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rhusiopathiae is a slender, straight or slightly curved, Gram-positive bacillus with a tendency toward formation of long filaments. It is nonmotile, nonsporing, and noncapsulated. It is catalase negative. It ferments glucose and lactose, producing acid but no gas. It is H2S negative. It is MR, VP, indole, urease, and nitrate reduction test negative. It is aerobic and facultative anaerobic. The growth is improved in the presence of 5–10% CO2.
· It can grow on nutrient agar and also on blood agar. After 24–48 hours of incubation, it produces convex and translucent colonies surrounded by a variable zone of alpha-hemolysis.
· On tellurite agar, it produces black colonies.
rhusiopathiae occurs as a saprophyte in soil, food, and water.It occurs as a natural parasite of swines, mice, rabbits, turkeys, and many other animals.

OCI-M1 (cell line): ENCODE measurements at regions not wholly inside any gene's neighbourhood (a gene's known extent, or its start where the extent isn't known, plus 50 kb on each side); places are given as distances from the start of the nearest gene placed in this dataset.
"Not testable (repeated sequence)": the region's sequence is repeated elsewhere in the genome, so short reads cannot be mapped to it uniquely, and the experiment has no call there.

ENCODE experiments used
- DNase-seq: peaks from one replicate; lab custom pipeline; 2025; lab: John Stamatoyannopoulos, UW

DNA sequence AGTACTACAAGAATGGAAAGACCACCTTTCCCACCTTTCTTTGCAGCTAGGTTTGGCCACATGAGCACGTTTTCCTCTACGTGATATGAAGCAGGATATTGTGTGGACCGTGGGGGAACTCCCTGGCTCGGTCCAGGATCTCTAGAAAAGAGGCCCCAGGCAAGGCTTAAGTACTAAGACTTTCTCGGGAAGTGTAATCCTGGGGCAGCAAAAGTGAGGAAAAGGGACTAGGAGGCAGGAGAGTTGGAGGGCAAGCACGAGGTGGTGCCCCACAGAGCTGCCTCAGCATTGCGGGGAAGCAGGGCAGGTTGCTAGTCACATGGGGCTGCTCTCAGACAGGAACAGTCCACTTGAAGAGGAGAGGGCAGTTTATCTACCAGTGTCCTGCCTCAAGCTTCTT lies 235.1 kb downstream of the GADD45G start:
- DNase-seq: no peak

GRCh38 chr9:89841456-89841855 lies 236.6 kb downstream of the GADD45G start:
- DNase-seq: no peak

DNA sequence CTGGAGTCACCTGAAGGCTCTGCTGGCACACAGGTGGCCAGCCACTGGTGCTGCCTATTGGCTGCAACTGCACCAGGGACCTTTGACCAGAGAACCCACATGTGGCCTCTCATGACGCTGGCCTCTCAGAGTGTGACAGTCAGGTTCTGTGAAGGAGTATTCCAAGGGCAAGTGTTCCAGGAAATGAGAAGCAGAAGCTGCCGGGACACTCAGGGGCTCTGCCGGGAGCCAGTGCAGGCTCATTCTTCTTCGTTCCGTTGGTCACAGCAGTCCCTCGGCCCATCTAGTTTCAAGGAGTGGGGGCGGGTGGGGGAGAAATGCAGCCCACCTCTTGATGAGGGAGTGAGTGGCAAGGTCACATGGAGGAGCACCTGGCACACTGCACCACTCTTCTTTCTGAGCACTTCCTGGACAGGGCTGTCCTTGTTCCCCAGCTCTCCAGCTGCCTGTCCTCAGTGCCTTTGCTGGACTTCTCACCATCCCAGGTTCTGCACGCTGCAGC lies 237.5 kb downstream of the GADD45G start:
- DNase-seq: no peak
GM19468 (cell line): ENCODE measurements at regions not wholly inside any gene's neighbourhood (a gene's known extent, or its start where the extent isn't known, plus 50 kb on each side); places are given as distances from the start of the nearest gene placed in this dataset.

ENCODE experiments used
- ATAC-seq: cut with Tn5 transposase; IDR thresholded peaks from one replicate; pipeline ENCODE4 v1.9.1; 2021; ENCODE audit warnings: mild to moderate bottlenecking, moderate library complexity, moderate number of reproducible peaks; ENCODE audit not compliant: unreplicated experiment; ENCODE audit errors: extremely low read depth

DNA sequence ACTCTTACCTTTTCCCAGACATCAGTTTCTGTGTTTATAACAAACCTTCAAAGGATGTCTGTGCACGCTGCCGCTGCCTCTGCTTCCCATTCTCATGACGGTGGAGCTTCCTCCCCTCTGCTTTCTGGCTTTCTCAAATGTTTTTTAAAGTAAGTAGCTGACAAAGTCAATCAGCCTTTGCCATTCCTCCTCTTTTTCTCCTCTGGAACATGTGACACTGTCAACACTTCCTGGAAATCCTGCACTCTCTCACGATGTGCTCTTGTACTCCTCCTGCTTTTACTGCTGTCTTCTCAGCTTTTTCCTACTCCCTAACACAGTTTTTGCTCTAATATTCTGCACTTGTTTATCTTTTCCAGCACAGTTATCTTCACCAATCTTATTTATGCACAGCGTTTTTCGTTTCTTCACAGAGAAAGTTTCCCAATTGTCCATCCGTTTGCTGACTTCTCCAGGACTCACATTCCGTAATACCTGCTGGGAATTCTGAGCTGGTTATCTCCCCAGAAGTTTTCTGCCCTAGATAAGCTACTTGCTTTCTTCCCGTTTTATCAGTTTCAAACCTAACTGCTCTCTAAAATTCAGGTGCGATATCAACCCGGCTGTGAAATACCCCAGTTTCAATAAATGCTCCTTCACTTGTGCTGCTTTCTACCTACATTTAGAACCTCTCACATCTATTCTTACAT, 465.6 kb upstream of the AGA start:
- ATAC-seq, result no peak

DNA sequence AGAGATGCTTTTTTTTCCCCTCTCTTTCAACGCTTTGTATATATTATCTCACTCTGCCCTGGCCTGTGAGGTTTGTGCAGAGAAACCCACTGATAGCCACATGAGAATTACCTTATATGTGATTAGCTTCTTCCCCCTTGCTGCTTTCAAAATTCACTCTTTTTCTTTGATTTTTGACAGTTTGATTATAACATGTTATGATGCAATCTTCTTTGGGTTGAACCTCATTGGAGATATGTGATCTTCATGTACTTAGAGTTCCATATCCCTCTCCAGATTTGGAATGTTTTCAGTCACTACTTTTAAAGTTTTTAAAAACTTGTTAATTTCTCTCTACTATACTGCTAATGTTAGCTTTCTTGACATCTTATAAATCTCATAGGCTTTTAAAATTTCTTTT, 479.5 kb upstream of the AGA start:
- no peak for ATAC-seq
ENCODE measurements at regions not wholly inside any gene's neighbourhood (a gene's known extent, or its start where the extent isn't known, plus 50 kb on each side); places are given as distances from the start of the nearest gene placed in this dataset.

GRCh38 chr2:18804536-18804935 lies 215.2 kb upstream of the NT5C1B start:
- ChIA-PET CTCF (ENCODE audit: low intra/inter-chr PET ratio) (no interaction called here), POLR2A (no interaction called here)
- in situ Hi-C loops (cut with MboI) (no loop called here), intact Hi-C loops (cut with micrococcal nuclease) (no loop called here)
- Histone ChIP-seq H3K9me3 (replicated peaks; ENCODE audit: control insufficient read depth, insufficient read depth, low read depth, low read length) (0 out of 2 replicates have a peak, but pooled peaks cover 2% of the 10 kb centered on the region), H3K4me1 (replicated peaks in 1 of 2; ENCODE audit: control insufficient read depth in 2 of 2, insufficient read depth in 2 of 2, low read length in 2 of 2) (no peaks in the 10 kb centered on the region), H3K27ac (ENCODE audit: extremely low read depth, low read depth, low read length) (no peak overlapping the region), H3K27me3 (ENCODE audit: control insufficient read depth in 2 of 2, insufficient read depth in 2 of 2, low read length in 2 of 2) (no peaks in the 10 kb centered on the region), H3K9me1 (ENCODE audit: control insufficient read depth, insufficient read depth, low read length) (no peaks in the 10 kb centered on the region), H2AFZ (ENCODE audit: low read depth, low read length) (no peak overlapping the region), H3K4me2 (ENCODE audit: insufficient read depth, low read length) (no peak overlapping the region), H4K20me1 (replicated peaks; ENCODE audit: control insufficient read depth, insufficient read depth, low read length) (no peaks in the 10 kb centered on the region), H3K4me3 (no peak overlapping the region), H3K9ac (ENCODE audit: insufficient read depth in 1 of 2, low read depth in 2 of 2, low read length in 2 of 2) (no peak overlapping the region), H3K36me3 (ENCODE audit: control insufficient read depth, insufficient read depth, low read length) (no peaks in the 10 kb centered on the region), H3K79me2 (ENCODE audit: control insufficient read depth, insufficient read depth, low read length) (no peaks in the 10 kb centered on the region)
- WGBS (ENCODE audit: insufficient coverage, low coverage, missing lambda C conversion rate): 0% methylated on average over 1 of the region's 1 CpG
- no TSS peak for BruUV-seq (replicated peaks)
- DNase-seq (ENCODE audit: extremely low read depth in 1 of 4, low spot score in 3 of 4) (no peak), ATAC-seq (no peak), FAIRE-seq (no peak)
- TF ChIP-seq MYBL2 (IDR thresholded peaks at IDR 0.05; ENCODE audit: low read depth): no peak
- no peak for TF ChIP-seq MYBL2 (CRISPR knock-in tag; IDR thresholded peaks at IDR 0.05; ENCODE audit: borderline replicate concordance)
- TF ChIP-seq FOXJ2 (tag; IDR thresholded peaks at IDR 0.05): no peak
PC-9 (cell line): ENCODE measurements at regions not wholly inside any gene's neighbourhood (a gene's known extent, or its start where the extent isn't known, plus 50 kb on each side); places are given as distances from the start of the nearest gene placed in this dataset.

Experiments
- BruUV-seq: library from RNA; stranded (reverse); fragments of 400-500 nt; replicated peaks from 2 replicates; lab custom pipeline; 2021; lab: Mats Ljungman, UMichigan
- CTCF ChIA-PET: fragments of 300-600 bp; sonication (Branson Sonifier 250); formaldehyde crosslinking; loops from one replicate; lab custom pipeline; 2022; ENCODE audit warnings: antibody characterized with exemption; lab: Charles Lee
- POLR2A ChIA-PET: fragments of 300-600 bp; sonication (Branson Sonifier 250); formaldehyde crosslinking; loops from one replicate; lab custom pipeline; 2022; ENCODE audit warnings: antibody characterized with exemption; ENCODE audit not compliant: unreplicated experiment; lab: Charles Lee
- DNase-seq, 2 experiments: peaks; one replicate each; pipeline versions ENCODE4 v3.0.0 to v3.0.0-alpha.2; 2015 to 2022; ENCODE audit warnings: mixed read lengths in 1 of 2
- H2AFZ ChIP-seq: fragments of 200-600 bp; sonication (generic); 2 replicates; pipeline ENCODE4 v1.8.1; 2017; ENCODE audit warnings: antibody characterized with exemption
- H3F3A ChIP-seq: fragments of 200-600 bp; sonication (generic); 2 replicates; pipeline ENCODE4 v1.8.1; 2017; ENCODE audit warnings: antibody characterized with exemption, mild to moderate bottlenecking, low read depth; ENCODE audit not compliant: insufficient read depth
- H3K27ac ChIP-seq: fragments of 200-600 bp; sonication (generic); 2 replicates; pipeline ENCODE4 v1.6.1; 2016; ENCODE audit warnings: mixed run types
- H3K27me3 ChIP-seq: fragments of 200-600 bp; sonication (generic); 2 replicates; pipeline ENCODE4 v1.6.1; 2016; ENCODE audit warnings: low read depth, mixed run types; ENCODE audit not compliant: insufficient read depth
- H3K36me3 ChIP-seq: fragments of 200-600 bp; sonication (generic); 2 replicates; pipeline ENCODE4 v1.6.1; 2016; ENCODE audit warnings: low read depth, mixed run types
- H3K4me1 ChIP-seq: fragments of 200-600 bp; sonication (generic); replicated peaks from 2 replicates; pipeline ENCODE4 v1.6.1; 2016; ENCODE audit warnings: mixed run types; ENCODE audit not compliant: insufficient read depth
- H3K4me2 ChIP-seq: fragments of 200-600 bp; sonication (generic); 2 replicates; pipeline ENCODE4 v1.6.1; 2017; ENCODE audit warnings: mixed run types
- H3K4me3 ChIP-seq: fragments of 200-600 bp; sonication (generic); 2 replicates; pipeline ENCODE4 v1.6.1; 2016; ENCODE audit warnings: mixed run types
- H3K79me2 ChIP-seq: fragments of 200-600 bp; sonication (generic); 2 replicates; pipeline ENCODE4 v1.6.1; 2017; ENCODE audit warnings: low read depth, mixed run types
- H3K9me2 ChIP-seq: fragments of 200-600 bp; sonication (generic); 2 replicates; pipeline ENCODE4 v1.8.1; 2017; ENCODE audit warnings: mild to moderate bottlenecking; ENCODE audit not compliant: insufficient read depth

E. rhusiopathiae in humans causes septicemia, endocardi-tis, and erysipeloid. The latter is a localized infection of the skin that resembles streptococcal erysipelas. These cutaneous lesions are painful, edematous, and erythematous. They usu-ally occur on the hands or fingers of persons handling animals, fish, or animal products. The cutaneous lesions are usually associated with arthritis, lymphopharyngitis, or lymphadenitis.
Diagnosis of the condition is made by the isolation of rhusiopathiae from pus and other clinical specimens by culture.The bacillus is sensitive to penicillin, erythromycin, ampicillin, methicillin, ciprofloxacin, and clindamycin.
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